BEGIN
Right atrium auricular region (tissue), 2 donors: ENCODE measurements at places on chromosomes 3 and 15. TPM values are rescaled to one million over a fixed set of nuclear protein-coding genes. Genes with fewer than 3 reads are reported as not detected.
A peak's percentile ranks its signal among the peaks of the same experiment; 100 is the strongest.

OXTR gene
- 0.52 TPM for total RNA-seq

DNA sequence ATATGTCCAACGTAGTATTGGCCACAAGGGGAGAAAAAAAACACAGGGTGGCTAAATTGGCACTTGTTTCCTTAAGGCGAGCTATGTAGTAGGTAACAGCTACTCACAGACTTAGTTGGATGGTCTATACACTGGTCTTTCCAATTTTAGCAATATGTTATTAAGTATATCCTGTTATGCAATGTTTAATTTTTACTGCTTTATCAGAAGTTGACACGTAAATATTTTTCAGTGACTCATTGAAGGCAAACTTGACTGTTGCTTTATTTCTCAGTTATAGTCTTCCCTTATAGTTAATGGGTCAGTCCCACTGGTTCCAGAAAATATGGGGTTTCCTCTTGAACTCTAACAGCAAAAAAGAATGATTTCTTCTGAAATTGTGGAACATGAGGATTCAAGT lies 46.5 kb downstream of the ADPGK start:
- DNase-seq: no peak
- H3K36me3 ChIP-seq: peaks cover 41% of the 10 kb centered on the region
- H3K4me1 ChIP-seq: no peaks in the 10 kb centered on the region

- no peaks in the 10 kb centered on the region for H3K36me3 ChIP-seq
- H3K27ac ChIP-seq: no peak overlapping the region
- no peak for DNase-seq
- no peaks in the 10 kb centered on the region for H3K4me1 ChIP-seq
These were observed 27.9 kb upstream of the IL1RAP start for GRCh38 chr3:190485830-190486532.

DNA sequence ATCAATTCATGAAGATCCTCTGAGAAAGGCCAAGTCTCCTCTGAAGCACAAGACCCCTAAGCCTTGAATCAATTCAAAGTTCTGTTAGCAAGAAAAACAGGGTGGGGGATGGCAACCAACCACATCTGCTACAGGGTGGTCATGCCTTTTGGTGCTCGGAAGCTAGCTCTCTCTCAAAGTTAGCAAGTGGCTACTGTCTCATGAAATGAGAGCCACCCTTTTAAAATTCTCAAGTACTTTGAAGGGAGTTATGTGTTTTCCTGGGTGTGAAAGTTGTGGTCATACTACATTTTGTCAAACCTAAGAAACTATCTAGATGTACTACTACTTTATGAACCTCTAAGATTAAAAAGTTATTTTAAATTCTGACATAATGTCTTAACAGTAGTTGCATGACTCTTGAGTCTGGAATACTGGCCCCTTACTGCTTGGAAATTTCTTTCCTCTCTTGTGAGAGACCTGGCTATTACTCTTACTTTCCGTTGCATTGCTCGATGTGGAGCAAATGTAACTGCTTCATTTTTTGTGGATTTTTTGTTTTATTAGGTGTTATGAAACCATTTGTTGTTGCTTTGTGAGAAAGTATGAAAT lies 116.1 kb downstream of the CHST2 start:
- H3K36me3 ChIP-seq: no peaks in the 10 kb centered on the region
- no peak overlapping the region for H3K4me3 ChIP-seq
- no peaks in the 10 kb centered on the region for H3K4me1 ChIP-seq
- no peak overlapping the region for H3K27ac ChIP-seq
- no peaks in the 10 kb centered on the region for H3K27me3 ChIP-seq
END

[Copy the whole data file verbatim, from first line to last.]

Right atrium auricular region (tissue), 2 donors: ENCODE measurements at places on chromosomes 3 and 15. TPM values are rescaled to one million over a fixed set of nuclear protein-coding genes. Genes with fewer than 3 reads are reported as not detected.
A peak's percentile ranks its signal among the peaks of the same experiment; 100 is the strongest.

OXTR gene
- 0.52 TPM for total RNA-seq

DNA sequence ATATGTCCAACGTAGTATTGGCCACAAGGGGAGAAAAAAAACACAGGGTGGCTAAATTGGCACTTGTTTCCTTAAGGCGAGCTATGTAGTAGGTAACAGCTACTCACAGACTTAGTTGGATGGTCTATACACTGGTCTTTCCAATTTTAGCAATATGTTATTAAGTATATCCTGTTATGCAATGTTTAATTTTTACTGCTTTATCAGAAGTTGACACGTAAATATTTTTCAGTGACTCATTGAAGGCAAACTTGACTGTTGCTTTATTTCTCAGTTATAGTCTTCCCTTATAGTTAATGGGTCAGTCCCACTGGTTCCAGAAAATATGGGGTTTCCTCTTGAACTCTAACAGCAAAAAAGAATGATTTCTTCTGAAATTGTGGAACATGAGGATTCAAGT lies 46.5 kb downstream of the ADPGK start:
- DNase-seq: no peak
- H3K36me3 ChIP-seq: peaks cover 41% of the 10 kb centered on the region
- H3K4me1 ChIP-seq: no peaks in the 10 kb centered on the region

- no peaks in the 10 kb centered on the region for H3K36me3 ChIP-seq
- H3K27ac ChIP-seq: no peak overlapping the region
- no peak for DNase-seq
- no peaks in the 10 kb centered on the region for H3K4me1 ChIP-seq
These were observed 27.9 kb upstream of the IL1RAP start for GRCh38 chr3:190485830-190486532.

DNA sequence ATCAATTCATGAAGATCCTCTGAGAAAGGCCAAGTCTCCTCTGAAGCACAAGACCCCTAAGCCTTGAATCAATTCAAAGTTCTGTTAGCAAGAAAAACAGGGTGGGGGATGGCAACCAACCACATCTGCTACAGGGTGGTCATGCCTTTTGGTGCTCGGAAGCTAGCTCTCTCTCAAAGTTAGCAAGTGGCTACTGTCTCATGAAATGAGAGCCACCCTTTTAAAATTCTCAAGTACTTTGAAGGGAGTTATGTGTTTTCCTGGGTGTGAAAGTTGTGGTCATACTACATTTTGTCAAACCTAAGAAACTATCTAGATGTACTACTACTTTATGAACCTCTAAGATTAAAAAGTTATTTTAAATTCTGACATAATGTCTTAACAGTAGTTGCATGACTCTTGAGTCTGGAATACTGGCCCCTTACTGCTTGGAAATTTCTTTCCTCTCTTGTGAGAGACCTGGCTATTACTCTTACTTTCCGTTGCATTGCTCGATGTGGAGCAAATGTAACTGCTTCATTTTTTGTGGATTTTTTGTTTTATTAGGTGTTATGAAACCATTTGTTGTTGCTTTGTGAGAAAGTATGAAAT lies 116.1 kb downstream of the CHST2 start:
- H3K36me3 ChIP-seq: no peaks in the 10 kb centered on the region
- no peak overlapping the region for H3K4me3 ChIP-seq
- no peaks in the 10 kb centered on the region for H3K4me1 ChIP-seq
- no peak overlapping the region for H3K27ac ChIP-seq
- no peaks in the 10 kb centered on the region for H3K27me3 ChIP-seq